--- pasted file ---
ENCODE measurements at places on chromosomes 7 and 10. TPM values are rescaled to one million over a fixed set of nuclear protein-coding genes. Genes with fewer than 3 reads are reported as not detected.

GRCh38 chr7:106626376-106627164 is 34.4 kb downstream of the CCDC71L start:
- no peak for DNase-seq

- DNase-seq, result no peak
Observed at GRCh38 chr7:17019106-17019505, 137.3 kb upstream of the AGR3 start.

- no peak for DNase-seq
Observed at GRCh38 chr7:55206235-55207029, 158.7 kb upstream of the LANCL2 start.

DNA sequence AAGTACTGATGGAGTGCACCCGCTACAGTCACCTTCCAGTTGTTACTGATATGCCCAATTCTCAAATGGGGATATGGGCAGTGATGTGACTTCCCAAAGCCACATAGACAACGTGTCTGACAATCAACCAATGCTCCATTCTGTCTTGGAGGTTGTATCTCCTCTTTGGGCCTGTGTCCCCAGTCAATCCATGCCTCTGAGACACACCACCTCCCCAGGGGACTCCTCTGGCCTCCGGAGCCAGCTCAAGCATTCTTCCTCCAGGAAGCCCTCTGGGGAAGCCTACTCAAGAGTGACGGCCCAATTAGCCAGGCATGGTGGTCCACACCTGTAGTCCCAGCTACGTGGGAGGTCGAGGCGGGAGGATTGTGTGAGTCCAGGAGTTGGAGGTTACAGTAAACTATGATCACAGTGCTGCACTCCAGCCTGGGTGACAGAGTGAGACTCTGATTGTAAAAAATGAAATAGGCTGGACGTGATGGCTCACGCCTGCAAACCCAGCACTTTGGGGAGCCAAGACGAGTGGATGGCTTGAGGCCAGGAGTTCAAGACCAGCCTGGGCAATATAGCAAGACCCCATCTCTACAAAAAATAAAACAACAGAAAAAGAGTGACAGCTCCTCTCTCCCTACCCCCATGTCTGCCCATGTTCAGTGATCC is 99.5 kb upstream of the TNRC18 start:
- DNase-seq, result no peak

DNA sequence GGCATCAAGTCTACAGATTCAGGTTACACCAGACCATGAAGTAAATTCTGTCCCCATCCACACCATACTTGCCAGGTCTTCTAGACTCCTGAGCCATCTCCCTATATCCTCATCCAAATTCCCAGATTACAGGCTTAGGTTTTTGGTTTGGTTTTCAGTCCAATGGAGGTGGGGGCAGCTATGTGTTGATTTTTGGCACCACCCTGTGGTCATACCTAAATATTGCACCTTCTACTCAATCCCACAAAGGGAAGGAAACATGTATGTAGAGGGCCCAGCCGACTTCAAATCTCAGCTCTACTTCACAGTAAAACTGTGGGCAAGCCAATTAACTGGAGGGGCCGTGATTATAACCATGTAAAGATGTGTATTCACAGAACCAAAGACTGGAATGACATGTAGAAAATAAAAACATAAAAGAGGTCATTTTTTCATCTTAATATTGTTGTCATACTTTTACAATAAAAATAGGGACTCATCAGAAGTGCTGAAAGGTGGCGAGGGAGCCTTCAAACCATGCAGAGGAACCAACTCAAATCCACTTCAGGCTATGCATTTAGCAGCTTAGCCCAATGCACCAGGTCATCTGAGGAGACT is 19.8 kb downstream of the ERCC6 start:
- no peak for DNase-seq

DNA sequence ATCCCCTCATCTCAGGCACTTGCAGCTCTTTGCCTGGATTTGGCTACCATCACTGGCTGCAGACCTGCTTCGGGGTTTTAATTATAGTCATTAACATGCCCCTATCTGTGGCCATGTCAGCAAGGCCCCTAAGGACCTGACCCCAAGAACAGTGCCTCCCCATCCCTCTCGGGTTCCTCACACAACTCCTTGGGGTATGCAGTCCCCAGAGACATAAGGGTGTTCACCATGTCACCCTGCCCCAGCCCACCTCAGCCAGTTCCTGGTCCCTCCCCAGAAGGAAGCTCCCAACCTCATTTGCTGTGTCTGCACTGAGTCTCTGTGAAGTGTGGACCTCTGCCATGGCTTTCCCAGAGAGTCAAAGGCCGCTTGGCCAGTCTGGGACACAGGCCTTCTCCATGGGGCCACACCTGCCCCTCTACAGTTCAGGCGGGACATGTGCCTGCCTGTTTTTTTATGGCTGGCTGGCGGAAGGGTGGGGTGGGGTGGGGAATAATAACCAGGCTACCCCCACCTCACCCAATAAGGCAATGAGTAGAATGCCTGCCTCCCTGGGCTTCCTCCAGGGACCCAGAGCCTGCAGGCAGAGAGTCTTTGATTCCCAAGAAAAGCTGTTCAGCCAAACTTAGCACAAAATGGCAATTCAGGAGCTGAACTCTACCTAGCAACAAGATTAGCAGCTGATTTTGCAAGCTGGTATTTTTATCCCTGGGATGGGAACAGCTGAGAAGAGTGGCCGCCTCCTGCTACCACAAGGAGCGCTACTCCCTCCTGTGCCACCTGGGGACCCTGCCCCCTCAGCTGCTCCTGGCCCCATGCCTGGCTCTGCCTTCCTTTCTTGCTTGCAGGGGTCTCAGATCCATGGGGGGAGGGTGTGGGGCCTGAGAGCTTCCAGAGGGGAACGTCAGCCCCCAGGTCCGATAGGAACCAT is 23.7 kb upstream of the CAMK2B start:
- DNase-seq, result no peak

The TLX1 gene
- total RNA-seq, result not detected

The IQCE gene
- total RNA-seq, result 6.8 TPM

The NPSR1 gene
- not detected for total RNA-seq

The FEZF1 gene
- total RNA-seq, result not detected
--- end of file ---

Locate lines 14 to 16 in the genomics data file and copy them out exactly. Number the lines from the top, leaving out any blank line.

The TLX1 gene
- total RNA-seq, result not detected

The IQCE gene